(Reuters) - In dire need of a Stanley Cup revival back at home in the Shark Tank, San Jose prepare to host the Pittsburgh Penguins when the National Hockey League Finals resume on Saturday.
With the Penguins sweeping the opening two games of the best-of-seven on their home ice, the Sharks need to snap into focus at the SAP Center to get back on track in their first ever appearance in the Stanley Cup Finals.
"Game One was decided in the last few minutes. Tonight is an overtime game," Sharks coach Pete DeBoer said after Wednesday's 2-1 sudden-death loss.
"I think we'll hold off on the funeral. We have a lot of hockey left to play."
But to say the Sharks need to win Game Three is an understatement.
DeBoer no doubt will take solace in the achievement two years ago of the Los Angeles Kings, who lost the first three games in a first-round playoff series before coming back to win the series 4-3.
The team that lost that series was none other than San Jose.
Not that the Sharks would want to take their chances. Only four teams in NHL history have overturned such a deficit in a seven-game series.
The Sharks fell into a hole on Wednesday when rookie Conor Sheary, 23, ended Game Two with a goal at 2:35 of overtime on a set play off a faceoff won by Penguins captain Sidney Crosby.
The Sharks, struggling to get into offensive gear, find themselves in a hole in their first Final in 24 years as an NHL franchise.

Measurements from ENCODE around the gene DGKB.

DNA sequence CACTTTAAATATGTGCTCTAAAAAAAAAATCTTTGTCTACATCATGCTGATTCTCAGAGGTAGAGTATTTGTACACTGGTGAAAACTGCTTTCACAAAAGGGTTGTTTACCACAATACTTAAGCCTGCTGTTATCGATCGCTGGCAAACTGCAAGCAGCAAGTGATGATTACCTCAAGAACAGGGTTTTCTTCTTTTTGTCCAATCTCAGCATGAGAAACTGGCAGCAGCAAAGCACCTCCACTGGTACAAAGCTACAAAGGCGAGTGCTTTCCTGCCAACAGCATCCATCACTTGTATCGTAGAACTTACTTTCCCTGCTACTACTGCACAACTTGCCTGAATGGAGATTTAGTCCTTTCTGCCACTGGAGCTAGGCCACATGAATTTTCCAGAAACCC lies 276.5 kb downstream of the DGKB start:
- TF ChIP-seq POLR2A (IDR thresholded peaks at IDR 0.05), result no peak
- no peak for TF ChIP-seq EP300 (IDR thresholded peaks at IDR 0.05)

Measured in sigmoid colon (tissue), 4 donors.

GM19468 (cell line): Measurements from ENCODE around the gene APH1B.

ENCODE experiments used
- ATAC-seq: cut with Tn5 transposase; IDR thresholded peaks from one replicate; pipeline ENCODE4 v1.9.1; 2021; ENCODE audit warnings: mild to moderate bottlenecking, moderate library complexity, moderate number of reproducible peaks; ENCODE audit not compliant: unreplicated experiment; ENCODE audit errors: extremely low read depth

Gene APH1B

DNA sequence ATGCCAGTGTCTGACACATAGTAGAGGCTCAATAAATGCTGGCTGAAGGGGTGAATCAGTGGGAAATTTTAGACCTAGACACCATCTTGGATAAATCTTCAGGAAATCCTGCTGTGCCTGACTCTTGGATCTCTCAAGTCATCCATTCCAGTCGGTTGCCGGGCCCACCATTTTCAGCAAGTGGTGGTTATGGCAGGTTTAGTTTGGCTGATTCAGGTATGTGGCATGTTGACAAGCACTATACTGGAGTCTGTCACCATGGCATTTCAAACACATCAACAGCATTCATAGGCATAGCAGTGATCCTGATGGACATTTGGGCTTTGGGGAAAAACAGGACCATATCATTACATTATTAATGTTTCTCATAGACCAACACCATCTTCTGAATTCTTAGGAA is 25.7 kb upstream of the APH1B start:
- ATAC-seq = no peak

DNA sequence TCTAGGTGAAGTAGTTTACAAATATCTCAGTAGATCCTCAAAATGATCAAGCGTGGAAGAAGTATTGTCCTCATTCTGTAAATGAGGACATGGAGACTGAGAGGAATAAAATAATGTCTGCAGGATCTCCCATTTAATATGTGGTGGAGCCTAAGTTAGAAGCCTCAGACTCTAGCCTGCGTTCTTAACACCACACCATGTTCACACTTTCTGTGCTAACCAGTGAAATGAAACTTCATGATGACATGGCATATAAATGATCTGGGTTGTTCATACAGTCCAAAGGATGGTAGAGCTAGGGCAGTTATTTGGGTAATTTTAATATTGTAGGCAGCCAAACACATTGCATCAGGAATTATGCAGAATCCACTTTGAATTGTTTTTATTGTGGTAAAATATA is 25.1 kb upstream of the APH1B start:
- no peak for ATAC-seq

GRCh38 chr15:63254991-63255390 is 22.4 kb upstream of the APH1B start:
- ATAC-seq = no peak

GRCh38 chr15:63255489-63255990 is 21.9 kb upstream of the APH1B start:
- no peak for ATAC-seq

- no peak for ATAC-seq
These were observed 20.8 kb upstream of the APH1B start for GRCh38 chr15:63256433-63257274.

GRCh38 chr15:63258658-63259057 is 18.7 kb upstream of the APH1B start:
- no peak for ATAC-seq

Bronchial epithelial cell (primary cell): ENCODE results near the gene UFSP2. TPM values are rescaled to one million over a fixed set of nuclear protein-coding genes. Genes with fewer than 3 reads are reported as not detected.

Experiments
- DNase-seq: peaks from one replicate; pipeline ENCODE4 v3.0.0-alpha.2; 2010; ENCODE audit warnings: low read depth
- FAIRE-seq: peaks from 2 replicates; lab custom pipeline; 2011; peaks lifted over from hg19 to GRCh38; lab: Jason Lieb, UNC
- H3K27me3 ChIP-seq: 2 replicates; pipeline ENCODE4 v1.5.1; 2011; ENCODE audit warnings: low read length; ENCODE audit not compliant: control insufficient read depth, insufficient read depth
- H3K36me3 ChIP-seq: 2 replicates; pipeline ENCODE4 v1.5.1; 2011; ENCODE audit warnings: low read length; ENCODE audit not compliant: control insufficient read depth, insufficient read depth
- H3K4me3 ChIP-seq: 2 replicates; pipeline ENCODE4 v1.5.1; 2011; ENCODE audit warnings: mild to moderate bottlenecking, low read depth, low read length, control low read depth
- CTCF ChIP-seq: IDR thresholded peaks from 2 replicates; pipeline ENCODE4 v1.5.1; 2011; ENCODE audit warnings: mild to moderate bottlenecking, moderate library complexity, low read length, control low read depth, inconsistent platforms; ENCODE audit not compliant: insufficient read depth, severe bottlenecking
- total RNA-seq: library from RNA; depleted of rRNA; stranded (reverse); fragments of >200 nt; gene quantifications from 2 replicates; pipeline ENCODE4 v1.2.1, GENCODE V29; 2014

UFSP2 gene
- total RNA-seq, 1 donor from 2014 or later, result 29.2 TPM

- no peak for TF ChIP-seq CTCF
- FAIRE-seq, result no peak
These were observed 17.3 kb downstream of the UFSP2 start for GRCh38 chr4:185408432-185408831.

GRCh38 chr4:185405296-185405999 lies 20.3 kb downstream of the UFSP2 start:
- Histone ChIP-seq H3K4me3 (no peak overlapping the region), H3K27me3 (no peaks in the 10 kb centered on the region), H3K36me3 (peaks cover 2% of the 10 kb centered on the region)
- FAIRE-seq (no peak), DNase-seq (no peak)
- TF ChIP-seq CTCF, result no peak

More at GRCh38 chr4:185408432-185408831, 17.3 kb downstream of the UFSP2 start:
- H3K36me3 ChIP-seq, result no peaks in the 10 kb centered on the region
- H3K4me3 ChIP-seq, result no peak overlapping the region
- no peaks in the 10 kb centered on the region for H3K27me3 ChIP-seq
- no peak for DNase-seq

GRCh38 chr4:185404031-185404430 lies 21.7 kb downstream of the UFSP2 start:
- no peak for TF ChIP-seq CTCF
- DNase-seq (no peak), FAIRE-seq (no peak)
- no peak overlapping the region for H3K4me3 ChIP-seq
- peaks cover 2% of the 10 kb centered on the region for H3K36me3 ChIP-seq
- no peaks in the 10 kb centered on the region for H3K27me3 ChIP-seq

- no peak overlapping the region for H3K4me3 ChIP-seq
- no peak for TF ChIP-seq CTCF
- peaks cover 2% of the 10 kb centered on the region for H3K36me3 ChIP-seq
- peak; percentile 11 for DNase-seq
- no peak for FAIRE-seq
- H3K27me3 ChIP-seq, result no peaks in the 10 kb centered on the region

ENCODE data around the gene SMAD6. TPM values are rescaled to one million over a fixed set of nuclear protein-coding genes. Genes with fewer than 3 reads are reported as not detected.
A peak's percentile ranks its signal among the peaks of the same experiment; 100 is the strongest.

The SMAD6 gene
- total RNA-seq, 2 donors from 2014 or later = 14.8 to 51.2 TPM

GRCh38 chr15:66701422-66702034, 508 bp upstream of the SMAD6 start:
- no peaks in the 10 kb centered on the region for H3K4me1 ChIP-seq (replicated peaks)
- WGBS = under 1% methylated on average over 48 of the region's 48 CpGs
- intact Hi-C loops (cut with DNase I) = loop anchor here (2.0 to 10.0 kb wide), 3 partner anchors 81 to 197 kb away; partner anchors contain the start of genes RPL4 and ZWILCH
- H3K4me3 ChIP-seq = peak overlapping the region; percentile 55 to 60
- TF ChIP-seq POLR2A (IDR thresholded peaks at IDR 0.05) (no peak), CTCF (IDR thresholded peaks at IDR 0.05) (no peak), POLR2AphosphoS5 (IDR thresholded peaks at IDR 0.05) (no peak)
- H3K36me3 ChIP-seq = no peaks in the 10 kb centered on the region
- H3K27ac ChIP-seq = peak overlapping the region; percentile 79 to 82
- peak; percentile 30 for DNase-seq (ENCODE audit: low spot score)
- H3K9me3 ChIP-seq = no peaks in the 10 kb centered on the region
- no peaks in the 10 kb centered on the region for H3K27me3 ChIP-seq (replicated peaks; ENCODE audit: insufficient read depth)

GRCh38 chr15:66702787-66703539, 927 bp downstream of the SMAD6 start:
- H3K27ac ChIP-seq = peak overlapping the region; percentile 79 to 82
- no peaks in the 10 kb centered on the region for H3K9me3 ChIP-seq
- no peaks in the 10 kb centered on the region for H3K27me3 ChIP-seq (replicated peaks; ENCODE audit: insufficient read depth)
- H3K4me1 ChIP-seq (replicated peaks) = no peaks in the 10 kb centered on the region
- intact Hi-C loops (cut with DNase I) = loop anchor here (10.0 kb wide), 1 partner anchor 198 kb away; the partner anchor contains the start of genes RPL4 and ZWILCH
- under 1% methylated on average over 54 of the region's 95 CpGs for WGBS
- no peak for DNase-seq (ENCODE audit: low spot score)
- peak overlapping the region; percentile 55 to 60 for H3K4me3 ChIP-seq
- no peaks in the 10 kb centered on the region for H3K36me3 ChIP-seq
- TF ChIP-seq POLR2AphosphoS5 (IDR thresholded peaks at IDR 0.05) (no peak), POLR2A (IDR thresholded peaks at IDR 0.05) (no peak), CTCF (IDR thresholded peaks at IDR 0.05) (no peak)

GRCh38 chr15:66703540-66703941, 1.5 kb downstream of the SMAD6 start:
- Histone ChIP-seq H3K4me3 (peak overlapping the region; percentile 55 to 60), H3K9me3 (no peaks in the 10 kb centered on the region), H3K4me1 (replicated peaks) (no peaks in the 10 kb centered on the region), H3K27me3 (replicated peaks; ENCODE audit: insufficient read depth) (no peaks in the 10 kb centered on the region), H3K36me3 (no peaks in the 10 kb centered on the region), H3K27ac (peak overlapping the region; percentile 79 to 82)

"We can't be frustrated," said Sharks defense man Marc-Edouard Vlasic. "We know we're so close. We're going to go home. You're only out when you lose four games, not two."
After the Game Two loss, San Jose's Logan Couture complained that Crosby was given leeway by officials in jockeying before the puck was dropped in the critical face-off.
"He cheats," Couture said. "He gets away with that ... He times them and yet they don't kick him out for some reason; probably because of who he is."
Penguins coach Mike Sullivan shrugged off the Shark attack on Crosby.
"Listen, all centers that go in there and take faceoffs, they're trying to get an edge," Sullivan told reporters on Thursday.
"That's just the reality of it. They're doing the same things our guys are doing ... trying to figure out a way to get an edge and be successful. "Sid isn't doing anything their guys aren't doing. Quite honestly, it really isn't worthy of a response."
The odds are stacked against the Sharks, who were only 18-20-3 at home this past season against 28-10-3 on the road.
Home teams have swept the opening two games of the Stanley Cup Final 36 times since the series went to a best-of-seven format in 1939, and won the championship 33 times (91.7 percent).
Two of those losses, however, have come in the last seven years, when Pittsburgh overcame Detroit in 2009, and Boston hauled in Vancouver in 2011.
(Reporting by Larry Fine in New York; Editing by Andrew Both)